Michael Abdow – E.S.O. (Self-Released)

Wednesday, 1st November 2017
Rating: 8/10

Those who have been keeping tabs on the live front for Fates Warning are probably more than aware that guitarist Michael Abdow has been filling that second axe slot since 2013 on the road. He’s also developed two previous instrumental-oriented solo albums, Native Alien in 2010 and Life Symbolic in 2013. After a busy few years with Fates work (including a guest solo on their critically acclaimed latest Theories of Flight effort), the third solo outing E.S.O. hits the streets. While not necessarily metal leaning, Echo Source Omission will be quite a feast for the musician-oriented followers of stunning guitar play, and may intrigue a few others on the cusp due to its atmospheric, jazz, and progressive rock leanings.

The songs can vary dramatically in length, dependent of course on the ideas that need to be expressed and the colors/shapes that Michael chooses to flesh out – layering guitars, keyboards, bass, and drums in such a way that you can often feel like you are taking in three or four nuances in the same cut. At 13:19 the opening “Apple in the Sky” can be propulsive in its guitar shredding one moment, then very quiet, methodical and groovy the next – the echoing keyboards providing that 80’s soundtrack ambiance while the rhythms and aural context swirl into a jazzy, Allan Holdsworth galaxy. Drawing out notes makes “Black Reach” another intriguing, quicker (under three-minute) composition- Michael blending the electric and acoustic action seamlessly as drummer Mike Lamagna lays down jazz/progressive rock fills while still maintaining a cohesive groove to the proceedings. Vestiges of Steve Howe/Steve Hackett come about during “Solheim”, the acoustic plucking and calm electric clean parts building in serenity while the keyboard programming provides that hypnotic/melodic factor. Michael doesn’t aimlessly construct material – he plays with purpose and emotion, letting the parts breathe, build, expand, and quietly move onto the next. That’s why a funkier meets progressive rock “Children of Greater Men” can stand out for ten minutes, then a piano fueled “Sally” or bluesy “Facing East” can close the back half as shorter pieces for diversity.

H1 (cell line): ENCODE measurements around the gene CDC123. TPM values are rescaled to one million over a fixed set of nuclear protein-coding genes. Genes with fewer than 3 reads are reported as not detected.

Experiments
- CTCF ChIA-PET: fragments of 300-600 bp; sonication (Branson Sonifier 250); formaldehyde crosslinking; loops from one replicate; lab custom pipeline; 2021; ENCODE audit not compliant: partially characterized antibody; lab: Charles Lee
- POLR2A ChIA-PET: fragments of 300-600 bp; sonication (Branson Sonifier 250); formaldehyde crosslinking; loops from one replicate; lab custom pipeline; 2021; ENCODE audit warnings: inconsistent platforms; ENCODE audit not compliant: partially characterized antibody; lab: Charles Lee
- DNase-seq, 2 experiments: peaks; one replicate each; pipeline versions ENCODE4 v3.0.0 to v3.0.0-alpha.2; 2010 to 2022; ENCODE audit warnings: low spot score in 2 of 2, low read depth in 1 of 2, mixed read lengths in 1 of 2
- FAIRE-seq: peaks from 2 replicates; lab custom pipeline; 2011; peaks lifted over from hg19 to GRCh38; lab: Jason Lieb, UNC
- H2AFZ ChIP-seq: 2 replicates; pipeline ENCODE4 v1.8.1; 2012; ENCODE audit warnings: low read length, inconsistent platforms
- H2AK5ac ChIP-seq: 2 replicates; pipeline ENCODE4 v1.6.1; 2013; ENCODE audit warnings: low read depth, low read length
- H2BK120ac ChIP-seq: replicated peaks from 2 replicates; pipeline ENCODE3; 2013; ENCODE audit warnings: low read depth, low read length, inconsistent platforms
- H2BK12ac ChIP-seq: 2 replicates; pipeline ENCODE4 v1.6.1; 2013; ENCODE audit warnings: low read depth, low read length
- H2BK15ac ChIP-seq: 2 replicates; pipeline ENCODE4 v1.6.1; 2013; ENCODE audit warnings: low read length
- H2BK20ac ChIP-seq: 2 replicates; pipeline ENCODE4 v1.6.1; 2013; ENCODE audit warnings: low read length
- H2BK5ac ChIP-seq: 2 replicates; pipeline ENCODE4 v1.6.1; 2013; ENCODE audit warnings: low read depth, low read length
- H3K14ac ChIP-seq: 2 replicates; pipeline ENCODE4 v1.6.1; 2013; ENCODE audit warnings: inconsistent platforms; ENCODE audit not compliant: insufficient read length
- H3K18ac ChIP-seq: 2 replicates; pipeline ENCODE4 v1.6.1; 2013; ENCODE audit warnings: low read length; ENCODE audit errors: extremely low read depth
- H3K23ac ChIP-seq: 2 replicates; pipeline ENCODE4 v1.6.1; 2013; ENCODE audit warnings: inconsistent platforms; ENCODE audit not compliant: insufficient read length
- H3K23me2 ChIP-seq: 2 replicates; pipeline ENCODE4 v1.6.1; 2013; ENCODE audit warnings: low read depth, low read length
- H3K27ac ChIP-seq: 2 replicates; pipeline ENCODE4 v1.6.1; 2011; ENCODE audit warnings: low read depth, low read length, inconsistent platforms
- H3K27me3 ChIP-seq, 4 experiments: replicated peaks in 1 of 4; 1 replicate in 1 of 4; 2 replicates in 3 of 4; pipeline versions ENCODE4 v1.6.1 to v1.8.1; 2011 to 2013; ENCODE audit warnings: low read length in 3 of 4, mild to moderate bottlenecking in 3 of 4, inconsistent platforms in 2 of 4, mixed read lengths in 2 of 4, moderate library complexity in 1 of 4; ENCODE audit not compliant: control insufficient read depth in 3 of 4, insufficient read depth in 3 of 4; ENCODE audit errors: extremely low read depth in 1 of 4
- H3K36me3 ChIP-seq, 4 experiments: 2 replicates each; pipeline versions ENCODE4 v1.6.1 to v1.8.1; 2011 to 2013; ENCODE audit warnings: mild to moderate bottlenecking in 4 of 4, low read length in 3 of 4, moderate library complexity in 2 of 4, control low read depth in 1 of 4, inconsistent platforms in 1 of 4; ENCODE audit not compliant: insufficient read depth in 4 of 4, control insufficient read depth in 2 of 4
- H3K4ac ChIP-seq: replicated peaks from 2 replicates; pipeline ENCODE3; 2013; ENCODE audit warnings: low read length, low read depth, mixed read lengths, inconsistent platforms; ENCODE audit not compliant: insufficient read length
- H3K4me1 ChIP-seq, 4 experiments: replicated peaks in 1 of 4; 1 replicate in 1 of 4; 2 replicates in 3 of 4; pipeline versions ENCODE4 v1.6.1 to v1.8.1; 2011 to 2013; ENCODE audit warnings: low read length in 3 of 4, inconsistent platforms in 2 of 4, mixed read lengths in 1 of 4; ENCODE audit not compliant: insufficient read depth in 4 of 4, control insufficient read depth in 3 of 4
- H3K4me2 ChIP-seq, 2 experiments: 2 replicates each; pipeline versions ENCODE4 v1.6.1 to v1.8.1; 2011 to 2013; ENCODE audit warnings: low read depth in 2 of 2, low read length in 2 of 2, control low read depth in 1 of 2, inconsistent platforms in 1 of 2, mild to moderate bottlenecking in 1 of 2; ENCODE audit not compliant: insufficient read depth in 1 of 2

Those desiring an explorative album that opens minds, connects hearts, and feeds the needs of atmospheric jazz/progressive rock, E.S.O. checks off all those boxes and more.

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